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Cisco Unveils XML Community Site

Working on the assumption that customers are sold on applications and not technology -- and that customers know their needs best -- networking giant Cisco Systems Inc. Monday launched a community Web site that aims to connect its IP telephony services customers with independent XML developers that can create a wide array of productivity-enhancing business applications.

"It's the applications, not the technology, that will drive the wide spread adoption of IP telephony," said Brian Strachman, senior analyst, voice and data communications, Cahners In-Stat Group. "I believe this is the time for new, compelling telephony applications to emerge and the IP telephony market to really take off as a result. What Cisco is doing to generate market momentum with its XML community development program is a very positive step that will help generate growth for the industry."

The Web site -- operated by Hot Dispatch -- is an online community that encourages end-users to work directly with application developers to create custom or packaged solutions for Cisco's IP telephony solutions.

An example is an application that runs on a Cisco IP phone at a nurse's station in a hospital. When an opening occurs on the schedule due to a last-minute cancellation, the application could announce the opening at the nurse's station, keeping medical equipment in use and better serving patient needs. XML applications can be built for doctor and patient schedules, patient check in and check out times, room ready messages and requests for wheel chair transportation.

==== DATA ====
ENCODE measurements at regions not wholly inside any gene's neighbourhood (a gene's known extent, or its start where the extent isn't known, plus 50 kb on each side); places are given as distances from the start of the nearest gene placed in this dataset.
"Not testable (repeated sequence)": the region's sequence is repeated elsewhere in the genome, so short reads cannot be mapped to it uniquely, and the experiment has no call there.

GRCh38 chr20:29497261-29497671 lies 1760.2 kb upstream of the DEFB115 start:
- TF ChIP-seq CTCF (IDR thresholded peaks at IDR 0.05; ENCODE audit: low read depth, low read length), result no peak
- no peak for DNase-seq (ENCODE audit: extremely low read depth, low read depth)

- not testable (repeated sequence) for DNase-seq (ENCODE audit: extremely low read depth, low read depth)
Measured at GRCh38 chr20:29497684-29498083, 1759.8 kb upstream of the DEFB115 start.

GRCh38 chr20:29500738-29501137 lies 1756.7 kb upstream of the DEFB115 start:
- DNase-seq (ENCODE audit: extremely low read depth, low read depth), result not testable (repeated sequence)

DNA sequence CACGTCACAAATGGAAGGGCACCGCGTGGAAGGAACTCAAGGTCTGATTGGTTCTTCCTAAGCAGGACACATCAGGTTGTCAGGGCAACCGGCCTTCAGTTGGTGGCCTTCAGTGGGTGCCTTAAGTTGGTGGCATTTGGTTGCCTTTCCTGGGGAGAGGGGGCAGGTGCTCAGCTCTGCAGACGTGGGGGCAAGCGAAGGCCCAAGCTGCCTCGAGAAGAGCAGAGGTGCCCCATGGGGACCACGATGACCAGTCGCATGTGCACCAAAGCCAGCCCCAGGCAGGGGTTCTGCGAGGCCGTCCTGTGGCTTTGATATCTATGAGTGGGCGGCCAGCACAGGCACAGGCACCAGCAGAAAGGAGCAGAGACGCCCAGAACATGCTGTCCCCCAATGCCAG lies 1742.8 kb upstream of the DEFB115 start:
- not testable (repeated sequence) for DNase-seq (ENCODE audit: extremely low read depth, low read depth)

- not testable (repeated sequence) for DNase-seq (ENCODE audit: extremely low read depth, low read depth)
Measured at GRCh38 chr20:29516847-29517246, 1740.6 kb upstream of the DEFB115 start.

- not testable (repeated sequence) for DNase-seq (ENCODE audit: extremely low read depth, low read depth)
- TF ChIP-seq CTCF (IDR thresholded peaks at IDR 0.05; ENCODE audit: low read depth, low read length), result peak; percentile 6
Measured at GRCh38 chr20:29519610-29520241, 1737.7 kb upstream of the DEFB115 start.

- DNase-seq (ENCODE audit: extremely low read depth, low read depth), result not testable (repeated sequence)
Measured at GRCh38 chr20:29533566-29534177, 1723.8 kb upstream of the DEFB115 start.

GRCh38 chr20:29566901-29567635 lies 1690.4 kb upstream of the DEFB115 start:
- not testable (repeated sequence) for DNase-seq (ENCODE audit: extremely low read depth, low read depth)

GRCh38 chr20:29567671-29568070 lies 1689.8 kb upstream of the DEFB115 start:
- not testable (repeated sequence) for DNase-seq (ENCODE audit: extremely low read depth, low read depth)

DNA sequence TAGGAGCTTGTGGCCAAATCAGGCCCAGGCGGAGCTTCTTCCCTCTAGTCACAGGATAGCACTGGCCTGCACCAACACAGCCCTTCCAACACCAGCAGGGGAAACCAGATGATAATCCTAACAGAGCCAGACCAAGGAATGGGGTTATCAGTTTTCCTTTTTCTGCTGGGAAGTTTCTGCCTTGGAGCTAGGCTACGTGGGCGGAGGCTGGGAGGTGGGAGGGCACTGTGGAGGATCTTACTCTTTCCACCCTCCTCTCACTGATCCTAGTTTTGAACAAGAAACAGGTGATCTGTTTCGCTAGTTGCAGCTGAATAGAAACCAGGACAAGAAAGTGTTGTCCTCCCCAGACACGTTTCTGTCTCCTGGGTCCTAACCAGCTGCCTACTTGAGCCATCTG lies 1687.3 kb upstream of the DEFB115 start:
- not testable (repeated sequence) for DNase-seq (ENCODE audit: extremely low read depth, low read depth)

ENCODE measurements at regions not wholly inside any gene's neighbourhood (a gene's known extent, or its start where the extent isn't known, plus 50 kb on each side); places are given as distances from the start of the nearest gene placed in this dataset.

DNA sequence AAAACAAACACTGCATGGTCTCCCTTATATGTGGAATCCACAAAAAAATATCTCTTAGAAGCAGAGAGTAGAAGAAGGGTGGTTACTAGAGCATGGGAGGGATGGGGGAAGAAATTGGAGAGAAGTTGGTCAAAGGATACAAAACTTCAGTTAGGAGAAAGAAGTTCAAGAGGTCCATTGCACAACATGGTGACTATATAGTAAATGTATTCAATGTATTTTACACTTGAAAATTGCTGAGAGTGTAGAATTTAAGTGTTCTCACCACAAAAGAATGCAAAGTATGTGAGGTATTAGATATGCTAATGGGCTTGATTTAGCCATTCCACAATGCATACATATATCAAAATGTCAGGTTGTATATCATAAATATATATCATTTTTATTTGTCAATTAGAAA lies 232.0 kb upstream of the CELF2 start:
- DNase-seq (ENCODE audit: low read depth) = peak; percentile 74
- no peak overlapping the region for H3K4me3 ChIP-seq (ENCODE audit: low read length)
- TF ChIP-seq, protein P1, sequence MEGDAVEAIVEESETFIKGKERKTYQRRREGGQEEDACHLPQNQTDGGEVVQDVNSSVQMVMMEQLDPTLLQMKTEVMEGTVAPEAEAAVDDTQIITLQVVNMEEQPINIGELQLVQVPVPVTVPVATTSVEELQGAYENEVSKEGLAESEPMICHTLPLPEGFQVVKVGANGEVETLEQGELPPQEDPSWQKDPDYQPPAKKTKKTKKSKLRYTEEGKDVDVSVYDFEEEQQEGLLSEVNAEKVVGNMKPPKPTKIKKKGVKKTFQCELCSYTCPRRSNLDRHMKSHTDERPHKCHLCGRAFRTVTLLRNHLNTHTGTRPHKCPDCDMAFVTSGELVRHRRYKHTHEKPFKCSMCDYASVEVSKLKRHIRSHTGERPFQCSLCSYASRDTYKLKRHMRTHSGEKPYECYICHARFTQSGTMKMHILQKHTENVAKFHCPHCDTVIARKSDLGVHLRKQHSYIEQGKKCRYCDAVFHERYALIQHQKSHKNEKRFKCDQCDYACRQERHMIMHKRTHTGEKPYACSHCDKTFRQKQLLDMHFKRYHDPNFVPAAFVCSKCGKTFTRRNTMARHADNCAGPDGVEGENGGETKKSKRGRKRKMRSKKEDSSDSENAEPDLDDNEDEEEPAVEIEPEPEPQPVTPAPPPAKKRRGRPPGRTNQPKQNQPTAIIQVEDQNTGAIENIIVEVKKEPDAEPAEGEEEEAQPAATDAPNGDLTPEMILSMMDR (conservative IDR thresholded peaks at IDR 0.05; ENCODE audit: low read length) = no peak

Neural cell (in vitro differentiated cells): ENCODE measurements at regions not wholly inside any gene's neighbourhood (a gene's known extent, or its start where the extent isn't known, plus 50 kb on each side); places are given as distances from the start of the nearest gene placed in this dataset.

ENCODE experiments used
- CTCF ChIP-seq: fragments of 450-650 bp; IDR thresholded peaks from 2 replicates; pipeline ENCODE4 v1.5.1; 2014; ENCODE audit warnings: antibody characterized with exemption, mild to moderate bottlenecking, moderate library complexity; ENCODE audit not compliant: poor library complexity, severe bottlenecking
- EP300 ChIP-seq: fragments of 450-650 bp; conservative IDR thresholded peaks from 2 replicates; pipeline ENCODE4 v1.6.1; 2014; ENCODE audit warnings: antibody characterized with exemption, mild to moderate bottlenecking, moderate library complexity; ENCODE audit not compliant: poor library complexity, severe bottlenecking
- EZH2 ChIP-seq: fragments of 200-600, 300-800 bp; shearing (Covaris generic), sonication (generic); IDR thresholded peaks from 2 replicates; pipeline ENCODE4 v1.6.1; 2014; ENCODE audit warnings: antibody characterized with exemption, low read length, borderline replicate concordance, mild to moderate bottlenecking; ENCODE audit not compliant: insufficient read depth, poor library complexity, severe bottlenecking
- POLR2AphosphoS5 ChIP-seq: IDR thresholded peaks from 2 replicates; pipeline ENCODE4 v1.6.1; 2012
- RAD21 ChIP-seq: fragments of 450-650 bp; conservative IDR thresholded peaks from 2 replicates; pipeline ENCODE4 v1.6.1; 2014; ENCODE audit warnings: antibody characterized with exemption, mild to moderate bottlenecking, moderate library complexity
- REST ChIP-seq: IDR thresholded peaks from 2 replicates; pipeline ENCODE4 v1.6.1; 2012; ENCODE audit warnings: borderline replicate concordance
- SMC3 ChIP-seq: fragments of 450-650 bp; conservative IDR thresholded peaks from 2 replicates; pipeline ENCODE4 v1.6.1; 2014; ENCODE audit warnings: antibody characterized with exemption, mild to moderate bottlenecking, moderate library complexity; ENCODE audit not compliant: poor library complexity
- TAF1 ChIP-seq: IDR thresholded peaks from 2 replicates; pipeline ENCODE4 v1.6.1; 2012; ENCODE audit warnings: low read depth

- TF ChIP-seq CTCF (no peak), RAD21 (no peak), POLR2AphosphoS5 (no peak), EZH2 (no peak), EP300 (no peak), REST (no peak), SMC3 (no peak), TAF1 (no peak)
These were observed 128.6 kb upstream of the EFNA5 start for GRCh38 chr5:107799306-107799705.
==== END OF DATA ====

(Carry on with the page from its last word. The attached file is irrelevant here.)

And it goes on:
For a law office, a developer could build an XML application that provides comprehensive, searchable client and account code lists that can be accessed on IP phones when workers make outgoing calls. Teachers could use applications that allow them to take attendance on IP phones and then search on a particular student's attendance in other classes. Other applications for teachers could include the ability to schedule meetings with other teachers and book meeting rooms without having to leave the classroom to find other teachers or available meeting rooms. Airline flyer lounges equipped with Cisco IP phones could give travelers access to flight information, reservations and weather forecasts, or allow them to purchase items from the airport flower or gift shops, locate nearby hotels and arrange for transportation if a flight is delayed or cancelled. Hotels can use the technology to give guests access to convention schedules, or room and concierge services.

"We recognize that the next customized applications for converged networks will be created by our customers," said David Tucker, director of marketing for Cisco's Enterprise Voice, Video Business Unit. "We are able to better facilitate this process by linking our customers directly with developers who can bring their business application ideas to life. The Hot Dispatch Web site will serve as the intersection where our IP telephony customers and independent XML developers transact business and create a wide variety of innovative telephony applications that will pay significant dividends for our customers."